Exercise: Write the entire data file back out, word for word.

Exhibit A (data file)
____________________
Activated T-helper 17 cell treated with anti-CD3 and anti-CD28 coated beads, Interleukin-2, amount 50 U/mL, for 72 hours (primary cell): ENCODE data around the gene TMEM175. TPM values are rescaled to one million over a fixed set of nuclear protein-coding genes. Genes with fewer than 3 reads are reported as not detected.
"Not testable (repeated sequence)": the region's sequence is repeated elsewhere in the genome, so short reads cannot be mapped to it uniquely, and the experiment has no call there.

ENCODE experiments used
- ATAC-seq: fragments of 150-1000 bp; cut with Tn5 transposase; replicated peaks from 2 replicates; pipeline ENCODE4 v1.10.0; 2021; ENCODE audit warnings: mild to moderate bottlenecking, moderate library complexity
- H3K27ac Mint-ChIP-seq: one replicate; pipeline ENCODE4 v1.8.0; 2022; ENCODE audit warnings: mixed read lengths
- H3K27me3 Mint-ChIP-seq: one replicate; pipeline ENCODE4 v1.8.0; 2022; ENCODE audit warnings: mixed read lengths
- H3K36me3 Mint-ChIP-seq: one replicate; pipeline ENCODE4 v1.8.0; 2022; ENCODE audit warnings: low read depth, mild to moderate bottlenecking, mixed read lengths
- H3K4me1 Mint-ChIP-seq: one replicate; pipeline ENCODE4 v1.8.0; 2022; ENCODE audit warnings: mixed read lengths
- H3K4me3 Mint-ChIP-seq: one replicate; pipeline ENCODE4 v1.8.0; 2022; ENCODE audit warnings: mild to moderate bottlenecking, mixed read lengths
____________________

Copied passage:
Activated T-helper 17 cell treated with anti-CD3 and anti-CD28 coated beads, Interleukin-2, amount 50 U/mL, for 72 hours (primary cell): ENCODE data around the gene TMEM175. TPM values are rescaled to one million over a fixed set of nuclear protein-coding genes. Genes with fewer than 3 reads are reported as not detected.
"Not testable (repeated sequence)": the region's sequence is repeated elsewhere in the genome, so short reads cannot be mapped to it uniquely, and the experiment has no call there.

ENCODE experiments used
- ATAC-seq: fragments of 150-1000 bp; cut with Tn5 transposase; replicated peaks from 2 replicates; pipeline ENCODE4 v1.10.0; 2021; ENCODE audit warnings: mild to moderate bottlenecking, moderate library complexity
- H3K27ac Mint-ChIP-seq: one replicate; pipeline ENCODE4 v1.8.0; 2022; ENCODE audit warnings: mixed read lengths
- H3K27me3 Mint-ChIP-seq: one replicate; pipeline ENCODE4 v1.8.0; 2022; ENCODE audit warnings: mixed read lengths
- H3K36me3 Mint-ChIP-seq: one replicate; pipeline ENCODE4 v1.8.0; 2022; ENCODE audit warnings: low read depth, mild to moderate bottlenecking, mixed read lengths
- H3K4me1 Mint-ChIP-seq: one replicate; pipeline ENCODE4 v1.8.0; 2022; ENCODE audit warnings: mixed read lengths
- H3K4me3 Mint-ChIP-seq: one replicate; pipeline ENCODE4 v1.8.0; 2022; ENCODE audit warnings: mild to moderate bottlenecking, mixed read lengths